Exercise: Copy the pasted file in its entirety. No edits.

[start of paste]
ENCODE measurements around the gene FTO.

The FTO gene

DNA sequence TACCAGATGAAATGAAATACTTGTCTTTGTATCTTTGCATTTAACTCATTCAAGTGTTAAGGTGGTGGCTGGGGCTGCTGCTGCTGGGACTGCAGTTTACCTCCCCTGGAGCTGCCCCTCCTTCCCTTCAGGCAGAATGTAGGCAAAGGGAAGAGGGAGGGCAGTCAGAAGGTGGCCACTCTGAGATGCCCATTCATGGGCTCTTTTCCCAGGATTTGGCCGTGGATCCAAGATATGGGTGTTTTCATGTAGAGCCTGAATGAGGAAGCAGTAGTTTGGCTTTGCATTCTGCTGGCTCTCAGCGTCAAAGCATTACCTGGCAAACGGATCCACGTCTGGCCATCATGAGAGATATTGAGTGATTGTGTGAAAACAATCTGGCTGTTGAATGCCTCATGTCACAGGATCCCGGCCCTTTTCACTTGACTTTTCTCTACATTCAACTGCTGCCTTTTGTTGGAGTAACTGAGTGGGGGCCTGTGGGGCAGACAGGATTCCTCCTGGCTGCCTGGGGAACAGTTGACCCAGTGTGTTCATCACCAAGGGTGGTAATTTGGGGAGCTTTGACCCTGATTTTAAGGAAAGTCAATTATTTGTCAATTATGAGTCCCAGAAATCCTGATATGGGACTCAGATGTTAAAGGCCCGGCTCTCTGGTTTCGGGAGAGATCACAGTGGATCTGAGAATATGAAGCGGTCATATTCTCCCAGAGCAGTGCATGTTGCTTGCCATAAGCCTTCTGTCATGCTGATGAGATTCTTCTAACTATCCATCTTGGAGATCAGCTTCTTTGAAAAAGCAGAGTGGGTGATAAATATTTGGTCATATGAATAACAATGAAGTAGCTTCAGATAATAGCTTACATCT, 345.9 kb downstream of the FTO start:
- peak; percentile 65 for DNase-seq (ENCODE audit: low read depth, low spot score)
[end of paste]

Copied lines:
ENCODE measurements around the gene FTO.

The FTO gene

DNA sequence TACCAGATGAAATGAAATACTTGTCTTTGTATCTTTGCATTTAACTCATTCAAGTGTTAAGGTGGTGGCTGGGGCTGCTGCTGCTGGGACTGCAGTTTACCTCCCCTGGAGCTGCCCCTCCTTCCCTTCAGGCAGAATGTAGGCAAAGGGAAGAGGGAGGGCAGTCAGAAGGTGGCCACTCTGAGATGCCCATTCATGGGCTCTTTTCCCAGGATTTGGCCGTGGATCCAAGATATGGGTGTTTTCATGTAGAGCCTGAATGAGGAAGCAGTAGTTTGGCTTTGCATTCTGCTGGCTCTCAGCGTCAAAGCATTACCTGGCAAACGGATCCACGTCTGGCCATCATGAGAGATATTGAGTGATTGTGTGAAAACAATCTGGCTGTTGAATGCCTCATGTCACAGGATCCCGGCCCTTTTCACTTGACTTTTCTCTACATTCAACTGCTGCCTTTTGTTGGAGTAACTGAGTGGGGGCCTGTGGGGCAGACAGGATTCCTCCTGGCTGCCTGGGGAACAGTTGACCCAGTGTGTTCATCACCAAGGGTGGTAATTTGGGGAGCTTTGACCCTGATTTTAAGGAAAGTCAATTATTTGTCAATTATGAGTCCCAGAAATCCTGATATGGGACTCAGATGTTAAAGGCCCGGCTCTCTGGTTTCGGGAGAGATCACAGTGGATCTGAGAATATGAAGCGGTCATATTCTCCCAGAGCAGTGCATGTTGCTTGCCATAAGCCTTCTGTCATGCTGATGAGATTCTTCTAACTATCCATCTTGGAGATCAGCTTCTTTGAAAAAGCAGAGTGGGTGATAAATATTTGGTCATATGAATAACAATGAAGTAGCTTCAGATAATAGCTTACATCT, 345.9 kb downstream of the FTO start:
- peak; percentile 65 for DNase-seq (ENCODE audit: low read depth, low spot score)